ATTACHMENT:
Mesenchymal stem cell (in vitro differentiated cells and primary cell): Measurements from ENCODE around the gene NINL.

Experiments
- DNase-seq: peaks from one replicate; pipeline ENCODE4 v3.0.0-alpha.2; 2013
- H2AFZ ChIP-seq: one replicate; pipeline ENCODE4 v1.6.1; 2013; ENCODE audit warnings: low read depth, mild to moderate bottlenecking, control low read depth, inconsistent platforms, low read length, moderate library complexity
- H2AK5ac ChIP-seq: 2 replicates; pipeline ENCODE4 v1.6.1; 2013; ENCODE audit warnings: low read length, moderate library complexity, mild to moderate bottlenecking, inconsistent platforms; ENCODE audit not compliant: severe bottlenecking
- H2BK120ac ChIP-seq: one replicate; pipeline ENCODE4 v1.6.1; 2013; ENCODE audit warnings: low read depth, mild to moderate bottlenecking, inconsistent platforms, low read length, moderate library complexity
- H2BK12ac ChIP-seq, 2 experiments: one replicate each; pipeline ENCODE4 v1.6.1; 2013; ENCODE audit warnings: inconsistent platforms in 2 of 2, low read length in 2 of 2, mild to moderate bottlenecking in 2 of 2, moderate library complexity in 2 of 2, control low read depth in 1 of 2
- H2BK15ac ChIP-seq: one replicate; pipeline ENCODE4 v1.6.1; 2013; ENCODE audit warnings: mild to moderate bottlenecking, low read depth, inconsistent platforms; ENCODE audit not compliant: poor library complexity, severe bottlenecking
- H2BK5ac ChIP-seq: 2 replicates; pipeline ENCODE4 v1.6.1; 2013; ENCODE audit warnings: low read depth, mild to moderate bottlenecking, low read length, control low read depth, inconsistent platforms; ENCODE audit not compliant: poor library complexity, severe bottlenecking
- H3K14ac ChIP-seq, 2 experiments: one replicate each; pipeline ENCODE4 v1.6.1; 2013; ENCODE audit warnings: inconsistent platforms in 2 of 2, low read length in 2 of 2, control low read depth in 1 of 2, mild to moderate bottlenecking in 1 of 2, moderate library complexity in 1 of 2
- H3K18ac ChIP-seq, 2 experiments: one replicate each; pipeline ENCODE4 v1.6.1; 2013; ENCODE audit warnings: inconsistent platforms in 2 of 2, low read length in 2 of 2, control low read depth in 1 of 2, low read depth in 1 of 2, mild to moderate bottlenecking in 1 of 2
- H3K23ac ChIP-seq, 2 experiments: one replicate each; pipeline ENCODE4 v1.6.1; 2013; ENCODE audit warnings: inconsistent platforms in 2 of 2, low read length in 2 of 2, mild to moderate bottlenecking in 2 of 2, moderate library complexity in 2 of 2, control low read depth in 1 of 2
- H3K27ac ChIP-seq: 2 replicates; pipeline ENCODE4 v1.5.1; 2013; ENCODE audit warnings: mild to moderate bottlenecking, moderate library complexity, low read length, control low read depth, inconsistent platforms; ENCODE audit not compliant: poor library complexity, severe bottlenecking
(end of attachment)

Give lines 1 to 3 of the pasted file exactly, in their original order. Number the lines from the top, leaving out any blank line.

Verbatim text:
Mesenchymal stem cell (in vitro differentiated cells and primary cell): Measurements from ENCODE around the gene NINL.

Experiments
- DNase-seq: peaks from one replicate; pipeline ENCODE4 v3.0.0-alpha.2; 2013